Mkhize-Mabeba also adds that gestational diabetes will also increase the risk of the foetuses being born with hypoglycaemia. It is when babies are born with very low blood sugar levels because they, while in utero, had high insulin.

Sometimes babies can have seizures or convulsions immediately after delivery, which becomes a complication as well. These babies, she says, are at risk of being obese and having type 2 diabetes too.

The causes of obesity

Unhealthy eating habits are often the main driver behind obesity and this is why health professionals are encouraging women to follow a healthy lifestyle, which includes eating better and exercising before they start having babies.

Dietician at Rahima Moosa Mother and Child hospital in Johannesburg, Dr Taryn Bortz says that they are seeing more obese women who are referred to them for education and guidance on how to develop healthy eating habits during their pregnancies.

“We see them (obese pregnant women) very often, where the doctor will refer them to us at around 35 to 37 weeks of pregnancy and are obese, and they want us to give a healthy eating plan. So education should be done before pregnancy, it should actually start at school.”

Bortz explains why a healthy weight is important for a healthy pregnancy even prior to conception.

“So the WHO (World Health Organisation) states that the BMI (Body Mass Index) should fall between 18.5 and 24.9 and we look at pre-pregnancy BMI. So if a woman’s BMI is 25, it is overweight. If a woman’s pre-pregnancy MBI is above about 30, it is obese. Women should focus on reaching a healthy pre-pregnancy weight before they decide to fall pregnant because we do not advocate for weight loss during pregnancy,” she says.

According to the WHO, BMI is a simple index of weight-for-height, commonly used to classify underweight, overweight, and obesity in adults. It is defined as the weight in kilograms divided by the square of the height in metres (kg/m).

Rectifying the problems

To maintain a healthy weight even after pregnancy, Moodie and Nyabayole have had to start monitoring what they eat especially because they are now both living with type 2 diabetes.

“Post your pregnancy around six weeks, you get a test that you need to redo for your blood sugar level. And it came out that I had insulin resistance and that’s how I found out that I was insulin resistant. And because during my first pregnancy I had already drawn out a meal plan with my gynaecologist and dietician, that I followed strictly, it became a lifestyle for me. Before my pregnancy, I would just eat anything that I felt like in it at any time at any portion. I never read food labels. I never checked sugar and carbohydrate amounts per hundred grams. I learned to read nutritional labels after my diagnosis, looking at ingredients, the fewer ingredients it has, the better it is for you,” explains Moodie.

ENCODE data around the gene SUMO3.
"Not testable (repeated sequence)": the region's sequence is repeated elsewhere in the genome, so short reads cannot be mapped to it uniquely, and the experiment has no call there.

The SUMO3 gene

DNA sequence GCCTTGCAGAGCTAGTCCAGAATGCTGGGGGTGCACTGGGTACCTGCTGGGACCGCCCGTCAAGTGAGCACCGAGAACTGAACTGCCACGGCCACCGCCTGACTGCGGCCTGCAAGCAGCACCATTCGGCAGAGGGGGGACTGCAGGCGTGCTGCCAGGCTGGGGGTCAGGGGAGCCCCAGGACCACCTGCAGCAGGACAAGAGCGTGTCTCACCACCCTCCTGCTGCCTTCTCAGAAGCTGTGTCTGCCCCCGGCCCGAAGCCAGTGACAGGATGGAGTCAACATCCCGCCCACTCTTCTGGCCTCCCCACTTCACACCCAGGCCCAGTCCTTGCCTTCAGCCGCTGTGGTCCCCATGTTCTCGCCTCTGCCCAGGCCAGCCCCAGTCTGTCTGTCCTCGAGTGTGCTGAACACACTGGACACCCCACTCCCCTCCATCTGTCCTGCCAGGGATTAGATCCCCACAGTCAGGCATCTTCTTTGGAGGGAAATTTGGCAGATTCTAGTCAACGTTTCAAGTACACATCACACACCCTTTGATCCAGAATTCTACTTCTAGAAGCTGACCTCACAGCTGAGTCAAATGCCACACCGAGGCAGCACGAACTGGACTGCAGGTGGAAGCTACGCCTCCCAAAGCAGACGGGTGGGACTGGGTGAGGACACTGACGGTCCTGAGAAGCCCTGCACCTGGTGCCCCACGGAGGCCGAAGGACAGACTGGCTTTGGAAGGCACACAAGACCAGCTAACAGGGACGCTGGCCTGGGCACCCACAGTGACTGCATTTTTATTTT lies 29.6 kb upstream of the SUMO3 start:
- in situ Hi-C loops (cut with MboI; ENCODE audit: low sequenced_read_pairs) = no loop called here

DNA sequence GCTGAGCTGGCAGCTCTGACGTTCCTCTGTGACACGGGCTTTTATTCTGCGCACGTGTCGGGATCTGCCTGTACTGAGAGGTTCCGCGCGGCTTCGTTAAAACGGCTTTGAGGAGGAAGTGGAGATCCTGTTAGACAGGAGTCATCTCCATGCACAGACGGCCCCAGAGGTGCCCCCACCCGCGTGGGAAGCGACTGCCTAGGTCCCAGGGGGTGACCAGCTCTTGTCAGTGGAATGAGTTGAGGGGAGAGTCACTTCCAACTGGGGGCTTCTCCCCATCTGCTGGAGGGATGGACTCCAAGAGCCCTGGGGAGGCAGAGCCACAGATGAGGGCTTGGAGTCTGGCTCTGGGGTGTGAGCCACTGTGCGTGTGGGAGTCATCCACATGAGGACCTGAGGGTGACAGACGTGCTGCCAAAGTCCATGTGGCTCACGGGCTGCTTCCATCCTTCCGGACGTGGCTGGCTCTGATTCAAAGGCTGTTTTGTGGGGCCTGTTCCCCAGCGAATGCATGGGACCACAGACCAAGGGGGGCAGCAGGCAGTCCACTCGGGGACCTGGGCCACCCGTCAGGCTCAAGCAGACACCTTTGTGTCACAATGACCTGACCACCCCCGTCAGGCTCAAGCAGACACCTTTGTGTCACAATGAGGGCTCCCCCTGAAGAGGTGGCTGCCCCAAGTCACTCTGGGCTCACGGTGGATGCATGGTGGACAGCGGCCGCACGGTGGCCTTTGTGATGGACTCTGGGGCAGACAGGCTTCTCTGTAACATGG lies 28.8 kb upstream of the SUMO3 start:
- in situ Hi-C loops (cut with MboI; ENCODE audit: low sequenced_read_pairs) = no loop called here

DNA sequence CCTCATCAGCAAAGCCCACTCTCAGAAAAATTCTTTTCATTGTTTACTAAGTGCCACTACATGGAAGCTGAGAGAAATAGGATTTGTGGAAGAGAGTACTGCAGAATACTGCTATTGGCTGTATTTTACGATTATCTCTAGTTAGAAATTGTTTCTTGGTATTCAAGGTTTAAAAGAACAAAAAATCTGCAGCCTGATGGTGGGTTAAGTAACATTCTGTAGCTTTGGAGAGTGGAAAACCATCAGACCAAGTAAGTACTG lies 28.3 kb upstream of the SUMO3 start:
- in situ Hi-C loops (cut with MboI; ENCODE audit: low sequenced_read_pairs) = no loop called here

Nabayole says: “When I realised that I was diabetic, it was hard to change my lifestyle but I had to do it for the baby. The biggest challenge for me was that the food was more expensive and I couldn’t afford to eat healthy all the time. Before, I would buy white maize meal for porridge but now I had to buy brown maize meal and have porridge with milk without adding sugar or have [another cereal]. I must also buy sweeteners for diabetics and those are expensive. The food is more expensive.”

Dr Bortz maintains that despite high food prices, eating healthy should not be too expensive.

“So we’ll educate [patients] on how to find cheap resources to buy food, fruits and vegetables that are in season. Try and get fruits and vegetables that are in season currently and not being imported, looking at the cheapest sources of veggies like spinach, cabbage, green beans, pumpkin, those types of things. Also look at specials at shops and we also don’t educate on buying expensive sources of whole grains or whole wheat, all of that, brown bread is fine. We also try and educate on the brand that are the cheapest at the moment. Maybe even a vegetable garden is quite a sustainable idea is growing vegetable garden growing your own vegetables, maybe sharing so you grow the carrots and the spinach and then your neighbour grows the tomatoes and lettuce.”

Women from all backgrounds are also encouraged to use health facilities closer to them to screen for various diseases such as hypertension, diabetes and obesity. They are also encouraged to maintain a healthy lifestyle by exercising and eating healthy even if they do not fall within the childbearing age. – Health-e News